*}

@@ -287,18 +287,20 @@
grammar, for no good reason, excludes the empty word.  That complicates
matters just a little bit because we now have 8 instead of our 7 productions.

-More importantly, the proof itself is different: rather than separating the
-two directions, they perform one induction on the length of a word. This
-deprives them of the beauty of rule induction and in the easy direction
-(correctness) their reasoning is more detailed than our @{text auto}. For the
-hard part (completeness), they consider just one of the cases that our @{text
-simp_all} disposes of automatically. Then they conclude the proof by saying
-about the remaining cases: We do this in a manner similar to our method of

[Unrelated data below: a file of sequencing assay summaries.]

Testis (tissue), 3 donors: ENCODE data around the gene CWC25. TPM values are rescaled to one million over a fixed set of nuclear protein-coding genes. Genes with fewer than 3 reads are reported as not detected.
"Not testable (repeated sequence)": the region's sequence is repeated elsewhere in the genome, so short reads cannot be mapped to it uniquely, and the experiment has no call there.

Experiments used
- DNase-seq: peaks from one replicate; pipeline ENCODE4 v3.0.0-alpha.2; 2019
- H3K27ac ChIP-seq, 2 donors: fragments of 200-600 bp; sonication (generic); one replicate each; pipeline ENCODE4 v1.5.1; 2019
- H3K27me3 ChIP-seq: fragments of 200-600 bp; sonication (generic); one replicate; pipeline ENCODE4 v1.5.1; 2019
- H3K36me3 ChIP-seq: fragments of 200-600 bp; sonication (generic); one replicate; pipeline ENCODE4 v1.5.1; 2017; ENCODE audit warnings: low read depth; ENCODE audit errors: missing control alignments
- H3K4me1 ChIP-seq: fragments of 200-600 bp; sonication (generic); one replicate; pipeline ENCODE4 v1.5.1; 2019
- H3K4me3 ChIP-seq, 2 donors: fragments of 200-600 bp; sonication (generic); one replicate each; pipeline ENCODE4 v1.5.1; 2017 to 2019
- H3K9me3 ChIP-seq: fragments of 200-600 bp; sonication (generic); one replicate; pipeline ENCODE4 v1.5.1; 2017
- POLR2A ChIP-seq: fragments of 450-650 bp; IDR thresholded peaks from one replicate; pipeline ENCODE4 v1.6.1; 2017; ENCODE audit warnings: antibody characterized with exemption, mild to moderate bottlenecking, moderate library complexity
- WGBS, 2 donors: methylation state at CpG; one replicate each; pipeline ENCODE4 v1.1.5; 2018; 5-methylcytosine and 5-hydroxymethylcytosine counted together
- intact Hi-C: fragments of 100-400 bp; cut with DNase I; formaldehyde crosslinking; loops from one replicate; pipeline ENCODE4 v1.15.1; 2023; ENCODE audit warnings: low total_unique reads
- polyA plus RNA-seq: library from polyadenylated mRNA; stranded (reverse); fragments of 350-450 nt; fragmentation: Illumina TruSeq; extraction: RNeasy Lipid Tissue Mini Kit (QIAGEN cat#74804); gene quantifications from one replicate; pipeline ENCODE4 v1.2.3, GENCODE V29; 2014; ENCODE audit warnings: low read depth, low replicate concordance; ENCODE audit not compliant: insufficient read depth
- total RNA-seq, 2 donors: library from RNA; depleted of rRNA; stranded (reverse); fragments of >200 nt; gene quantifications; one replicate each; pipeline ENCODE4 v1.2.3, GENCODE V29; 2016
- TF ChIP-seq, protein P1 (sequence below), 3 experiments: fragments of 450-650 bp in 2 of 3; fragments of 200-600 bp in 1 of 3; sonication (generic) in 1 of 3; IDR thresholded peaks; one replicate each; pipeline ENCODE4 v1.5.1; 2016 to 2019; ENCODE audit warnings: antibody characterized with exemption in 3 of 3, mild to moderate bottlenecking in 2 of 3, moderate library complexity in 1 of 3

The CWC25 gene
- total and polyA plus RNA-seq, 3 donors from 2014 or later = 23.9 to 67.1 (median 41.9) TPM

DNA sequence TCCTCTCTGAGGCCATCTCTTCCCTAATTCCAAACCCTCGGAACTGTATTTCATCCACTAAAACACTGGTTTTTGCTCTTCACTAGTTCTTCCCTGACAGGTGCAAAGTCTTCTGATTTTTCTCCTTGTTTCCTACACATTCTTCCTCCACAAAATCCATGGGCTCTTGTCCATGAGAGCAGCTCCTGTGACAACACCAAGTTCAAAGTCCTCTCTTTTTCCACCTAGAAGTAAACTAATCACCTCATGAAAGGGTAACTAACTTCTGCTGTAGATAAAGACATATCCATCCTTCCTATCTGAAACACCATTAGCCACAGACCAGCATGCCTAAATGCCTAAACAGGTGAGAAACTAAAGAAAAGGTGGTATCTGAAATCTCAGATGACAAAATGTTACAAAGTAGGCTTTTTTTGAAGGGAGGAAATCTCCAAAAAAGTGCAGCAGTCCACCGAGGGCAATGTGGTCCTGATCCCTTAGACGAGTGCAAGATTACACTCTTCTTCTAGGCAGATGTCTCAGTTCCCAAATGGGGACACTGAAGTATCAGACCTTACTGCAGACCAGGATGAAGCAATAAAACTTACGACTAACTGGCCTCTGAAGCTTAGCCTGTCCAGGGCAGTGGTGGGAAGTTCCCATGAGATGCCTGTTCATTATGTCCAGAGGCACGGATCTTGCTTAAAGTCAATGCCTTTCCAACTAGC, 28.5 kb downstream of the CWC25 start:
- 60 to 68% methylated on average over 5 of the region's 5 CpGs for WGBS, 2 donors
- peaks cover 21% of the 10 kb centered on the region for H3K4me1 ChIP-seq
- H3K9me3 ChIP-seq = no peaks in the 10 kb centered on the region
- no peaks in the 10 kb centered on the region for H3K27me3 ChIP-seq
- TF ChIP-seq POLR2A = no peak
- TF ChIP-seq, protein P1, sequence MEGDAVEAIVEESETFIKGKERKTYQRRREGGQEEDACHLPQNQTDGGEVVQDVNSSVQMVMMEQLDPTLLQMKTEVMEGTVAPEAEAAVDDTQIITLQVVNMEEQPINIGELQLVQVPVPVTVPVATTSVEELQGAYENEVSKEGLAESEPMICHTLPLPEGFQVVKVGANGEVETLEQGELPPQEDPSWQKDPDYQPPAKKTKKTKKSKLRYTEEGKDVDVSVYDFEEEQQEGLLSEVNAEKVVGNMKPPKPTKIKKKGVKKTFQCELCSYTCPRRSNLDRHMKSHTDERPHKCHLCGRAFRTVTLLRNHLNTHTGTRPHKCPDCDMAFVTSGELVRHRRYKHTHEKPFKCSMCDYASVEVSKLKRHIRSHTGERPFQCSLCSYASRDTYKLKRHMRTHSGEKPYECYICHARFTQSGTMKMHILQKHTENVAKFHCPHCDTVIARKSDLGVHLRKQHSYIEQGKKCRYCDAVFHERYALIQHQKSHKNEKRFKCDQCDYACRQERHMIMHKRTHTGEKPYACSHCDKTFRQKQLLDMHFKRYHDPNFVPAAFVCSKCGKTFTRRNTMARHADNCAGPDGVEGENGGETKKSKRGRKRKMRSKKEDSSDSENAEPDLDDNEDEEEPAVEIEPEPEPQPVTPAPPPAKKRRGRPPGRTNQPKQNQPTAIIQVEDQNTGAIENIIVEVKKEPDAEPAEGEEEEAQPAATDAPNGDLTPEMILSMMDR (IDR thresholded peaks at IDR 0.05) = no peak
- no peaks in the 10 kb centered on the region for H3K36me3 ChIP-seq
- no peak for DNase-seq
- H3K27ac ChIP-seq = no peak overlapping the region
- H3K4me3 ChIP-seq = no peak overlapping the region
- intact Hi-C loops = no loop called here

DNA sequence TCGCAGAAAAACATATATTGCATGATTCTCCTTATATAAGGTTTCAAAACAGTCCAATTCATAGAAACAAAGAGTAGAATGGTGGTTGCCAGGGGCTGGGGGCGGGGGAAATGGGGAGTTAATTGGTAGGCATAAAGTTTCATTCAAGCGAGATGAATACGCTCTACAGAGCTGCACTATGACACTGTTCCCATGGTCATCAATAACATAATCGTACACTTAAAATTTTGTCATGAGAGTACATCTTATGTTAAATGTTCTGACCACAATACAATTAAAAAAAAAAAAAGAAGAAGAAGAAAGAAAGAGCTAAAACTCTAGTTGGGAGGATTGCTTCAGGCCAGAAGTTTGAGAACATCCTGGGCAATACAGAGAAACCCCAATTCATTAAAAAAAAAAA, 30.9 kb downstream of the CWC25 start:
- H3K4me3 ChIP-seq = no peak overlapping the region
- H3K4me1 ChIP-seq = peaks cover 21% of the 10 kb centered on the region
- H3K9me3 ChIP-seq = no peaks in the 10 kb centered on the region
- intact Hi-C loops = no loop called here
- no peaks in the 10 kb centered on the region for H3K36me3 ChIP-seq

-proof for part (1); this part is left to the reader''. But this is precisely
-the part that requires the intermediate value theorem and thus is not at all
-similar to the other cases (which are automatic in Isabelle). We conclude
-overlooked the slight difficulty lurking in the omitted cases. This is not
-atypical for pen-and-paper proofs, once analysed in detail.  *}
+More importantly, the proof itself is different: rather than
+separating the two directions, they perform one induction on the
+length of a word. This deprives them of the beauty of rule induction,
+and in the easy direction (correctness) their reasoning is more
+detailed than our @{text auto}. For the hard part (completeness), they
+consider just one of the cases that our @{text simp_all} disposes of
+automatically. Then they conclude the proof by saying about the
+remaining cases: We do this in a manner similar to our method of
+proof for part (1); this part is left to the reader''. But this is